He also told an 89-year-old former mayor she'd have to wait until next spring for a rebate she'd been getting for more than a decade in the late summer. And he told a parent that cuts to services, including the local library, are needed because "we are out of money."
A largely friendly crowd of about 150 people turned out in a church gymnasium to hear Christie deliver a half-hour talk that trashed greedy public employee unions and state laws that handcuff local officials trying to control spending.
He then opened the floor to questions. A few were softballs, including the declaration by Clara Nebot of Bergenfield that Christie is "a god" to her relatives in Florida.
But borough teacher Rita Wilson, a Kearny resident, argued that if she were paid $3 an hour for the 30 children in her class, she’d be earning $83,000, and she makes nothing near that.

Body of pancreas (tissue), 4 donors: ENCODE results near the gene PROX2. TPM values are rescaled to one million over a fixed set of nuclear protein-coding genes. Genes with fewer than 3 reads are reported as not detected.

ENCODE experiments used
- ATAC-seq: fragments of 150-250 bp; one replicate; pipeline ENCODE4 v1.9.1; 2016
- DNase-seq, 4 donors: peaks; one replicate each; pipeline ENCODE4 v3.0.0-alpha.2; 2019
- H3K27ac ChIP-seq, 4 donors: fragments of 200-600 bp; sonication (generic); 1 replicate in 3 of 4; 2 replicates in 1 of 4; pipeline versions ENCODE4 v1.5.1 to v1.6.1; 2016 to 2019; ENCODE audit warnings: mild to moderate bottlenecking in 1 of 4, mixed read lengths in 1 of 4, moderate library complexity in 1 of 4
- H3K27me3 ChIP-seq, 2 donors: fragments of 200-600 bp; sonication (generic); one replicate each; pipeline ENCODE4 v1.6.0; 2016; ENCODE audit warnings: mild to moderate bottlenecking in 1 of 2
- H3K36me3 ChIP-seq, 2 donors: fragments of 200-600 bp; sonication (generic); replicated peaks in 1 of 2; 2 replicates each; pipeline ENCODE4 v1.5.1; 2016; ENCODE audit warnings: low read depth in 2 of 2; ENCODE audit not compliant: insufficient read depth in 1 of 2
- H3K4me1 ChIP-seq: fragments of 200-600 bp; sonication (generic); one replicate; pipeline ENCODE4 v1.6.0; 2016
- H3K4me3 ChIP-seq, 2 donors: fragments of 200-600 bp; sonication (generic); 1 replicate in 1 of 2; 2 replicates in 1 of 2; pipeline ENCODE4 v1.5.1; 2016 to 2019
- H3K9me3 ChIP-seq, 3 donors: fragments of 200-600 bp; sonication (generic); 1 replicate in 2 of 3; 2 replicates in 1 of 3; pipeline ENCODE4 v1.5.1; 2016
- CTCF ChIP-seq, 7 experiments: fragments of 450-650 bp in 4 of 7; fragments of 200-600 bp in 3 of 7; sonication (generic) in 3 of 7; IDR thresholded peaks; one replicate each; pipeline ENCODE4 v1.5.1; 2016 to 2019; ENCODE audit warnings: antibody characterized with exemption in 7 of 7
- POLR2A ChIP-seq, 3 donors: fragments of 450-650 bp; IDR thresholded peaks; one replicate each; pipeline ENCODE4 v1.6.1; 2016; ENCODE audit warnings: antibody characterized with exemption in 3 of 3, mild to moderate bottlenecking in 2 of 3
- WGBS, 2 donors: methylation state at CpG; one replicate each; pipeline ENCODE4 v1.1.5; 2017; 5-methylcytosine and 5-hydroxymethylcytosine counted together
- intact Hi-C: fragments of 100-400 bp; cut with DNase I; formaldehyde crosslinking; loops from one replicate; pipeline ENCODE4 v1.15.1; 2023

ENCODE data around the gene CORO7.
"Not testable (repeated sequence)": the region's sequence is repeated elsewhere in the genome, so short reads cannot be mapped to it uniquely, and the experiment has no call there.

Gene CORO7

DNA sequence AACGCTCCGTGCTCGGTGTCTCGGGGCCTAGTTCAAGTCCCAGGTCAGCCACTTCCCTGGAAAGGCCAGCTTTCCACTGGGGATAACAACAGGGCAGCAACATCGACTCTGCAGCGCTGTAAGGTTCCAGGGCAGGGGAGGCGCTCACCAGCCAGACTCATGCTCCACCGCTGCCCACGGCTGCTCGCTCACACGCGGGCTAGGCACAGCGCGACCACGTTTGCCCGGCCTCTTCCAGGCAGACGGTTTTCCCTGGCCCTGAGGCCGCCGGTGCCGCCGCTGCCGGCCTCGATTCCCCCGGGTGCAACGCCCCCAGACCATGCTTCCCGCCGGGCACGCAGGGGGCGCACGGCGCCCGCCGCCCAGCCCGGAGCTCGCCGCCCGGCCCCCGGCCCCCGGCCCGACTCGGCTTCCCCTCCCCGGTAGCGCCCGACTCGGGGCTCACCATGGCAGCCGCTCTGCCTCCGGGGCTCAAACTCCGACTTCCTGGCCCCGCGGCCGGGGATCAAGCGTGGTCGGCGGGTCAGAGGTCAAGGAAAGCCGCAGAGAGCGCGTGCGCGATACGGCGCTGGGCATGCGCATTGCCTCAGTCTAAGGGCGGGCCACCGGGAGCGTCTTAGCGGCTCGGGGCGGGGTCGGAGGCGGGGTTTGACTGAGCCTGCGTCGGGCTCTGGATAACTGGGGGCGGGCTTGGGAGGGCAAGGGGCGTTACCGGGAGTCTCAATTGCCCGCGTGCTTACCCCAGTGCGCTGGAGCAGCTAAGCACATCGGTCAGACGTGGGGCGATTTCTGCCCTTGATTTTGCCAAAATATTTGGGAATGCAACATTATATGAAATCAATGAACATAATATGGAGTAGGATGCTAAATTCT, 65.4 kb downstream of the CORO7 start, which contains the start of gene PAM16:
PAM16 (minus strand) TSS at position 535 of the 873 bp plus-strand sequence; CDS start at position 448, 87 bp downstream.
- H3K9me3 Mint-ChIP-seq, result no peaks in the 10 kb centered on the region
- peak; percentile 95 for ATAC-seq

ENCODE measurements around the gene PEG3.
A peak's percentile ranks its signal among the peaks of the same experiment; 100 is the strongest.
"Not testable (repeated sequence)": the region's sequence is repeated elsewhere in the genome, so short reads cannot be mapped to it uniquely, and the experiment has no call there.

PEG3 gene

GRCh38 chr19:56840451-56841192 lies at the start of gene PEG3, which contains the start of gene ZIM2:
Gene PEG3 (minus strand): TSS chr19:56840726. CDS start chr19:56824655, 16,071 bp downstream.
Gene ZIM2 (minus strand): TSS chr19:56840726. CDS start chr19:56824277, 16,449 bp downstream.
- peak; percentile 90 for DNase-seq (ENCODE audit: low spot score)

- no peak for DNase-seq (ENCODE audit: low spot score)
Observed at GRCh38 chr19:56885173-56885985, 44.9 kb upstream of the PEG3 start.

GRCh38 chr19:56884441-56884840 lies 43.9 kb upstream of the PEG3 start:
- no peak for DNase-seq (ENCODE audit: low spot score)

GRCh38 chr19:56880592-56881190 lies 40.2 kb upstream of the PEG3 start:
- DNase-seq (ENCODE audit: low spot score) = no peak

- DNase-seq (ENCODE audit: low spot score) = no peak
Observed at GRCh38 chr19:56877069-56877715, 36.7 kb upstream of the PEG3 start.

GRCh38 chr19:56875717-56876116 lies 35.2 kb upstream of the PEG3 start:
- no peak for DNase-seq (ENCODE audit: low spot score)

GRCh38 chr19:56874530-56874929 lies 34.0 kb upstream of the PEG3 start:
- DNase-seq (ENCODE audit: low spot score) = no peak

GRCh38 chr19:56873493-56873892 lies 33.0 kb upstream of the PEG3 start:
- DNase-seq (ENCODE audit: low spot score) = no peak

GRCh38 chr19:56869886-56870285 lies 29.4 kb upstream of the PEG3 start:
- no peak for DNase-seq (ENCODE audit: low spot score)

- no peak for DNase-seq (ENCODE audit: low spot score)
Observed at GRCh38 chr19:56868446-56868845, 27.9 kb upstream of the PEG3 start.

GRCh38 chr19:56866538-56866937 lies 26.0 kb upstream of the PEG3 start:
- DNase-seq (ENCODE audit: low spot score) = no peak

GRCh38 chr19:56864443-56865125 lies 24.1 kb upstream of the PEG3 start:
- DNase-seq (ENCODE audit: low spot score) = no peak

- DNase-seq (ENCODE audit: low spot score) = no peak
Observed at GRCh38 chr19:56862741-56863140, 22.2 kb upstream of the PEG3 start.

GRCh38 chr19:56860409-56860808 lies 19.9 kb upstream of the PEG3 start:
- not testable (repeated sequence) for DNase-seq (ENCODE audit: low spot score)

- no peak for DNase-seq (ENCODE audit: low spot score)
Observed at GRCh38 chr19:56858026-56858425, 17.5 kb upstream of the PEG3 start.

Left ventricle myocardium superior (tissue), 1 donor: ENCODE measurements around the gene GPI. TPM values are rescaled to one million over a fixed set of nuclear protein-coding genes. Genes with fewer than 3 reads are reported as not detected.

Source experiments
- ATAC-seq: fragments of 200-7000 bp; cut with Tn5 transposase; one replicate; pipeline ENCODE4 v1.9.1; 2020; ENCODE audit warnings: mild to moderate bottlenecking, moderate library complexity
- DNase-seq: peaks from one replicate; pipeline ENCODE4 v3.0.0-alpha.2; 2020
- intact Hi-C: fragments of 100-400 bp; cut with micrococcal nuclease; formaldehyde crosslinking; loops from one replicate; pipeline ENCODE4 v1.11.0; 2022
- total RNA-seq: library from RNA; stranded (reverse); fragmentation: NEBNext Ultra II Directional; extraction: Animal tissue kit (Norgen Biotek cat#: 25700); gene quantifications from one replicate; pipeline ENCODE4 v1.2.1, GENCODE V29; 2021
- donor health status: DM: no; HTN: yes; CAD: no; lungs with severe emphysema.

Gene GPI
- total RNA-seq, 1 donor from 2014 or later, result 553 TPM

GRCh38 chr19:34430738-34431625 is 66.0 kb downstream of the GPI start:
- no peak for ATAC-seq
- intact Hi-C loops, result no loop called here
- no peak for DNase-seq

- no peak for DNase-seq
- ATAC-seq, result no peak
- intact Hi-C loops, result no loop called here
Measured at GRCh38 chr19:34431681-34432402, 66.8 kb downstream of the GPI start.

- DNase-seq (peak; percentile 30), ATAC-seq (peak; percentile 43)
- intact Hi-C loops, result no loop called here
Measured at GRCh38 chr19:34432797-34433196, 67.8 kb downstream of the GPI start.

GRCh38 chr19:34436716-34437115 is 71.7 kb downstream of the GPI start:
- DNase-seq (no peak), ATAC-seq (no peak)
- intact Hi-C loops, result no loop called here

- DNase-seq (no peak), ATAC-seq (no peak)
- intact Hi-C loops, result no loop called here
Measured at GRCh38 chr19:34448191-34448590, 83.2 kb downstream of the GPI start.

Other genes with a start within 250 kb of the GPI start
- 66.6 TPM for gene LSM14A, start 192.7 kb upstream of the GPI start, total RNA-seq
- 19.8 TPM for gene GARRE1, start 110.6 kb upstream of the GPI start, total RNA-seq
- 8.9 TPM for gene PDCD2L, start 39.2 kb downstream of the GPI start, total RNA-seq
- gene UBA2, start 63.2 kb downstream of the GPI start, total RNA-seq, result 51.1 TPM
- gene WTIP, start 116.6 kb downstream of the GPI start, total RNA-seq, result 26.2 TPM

"You’re getting more than that if you include the cost of your benefits," Christie interrupted.
When Wilson, who has a master’s degree, said she was not being compensated for her education and experience, Christie said:
"Well, you know then that you don’t have to do it." Some in the audience applauded.
Christie said he would not have had to impose cuts to education if the teachers union had agreed to his call for a one-year salary freeze and a 1.5 percent increase in employee benefit contributions.
"Your union said that is the greatest assault on public education in the history of the state," Christie said. "That’s why the union has no credibility, stupid statements like that."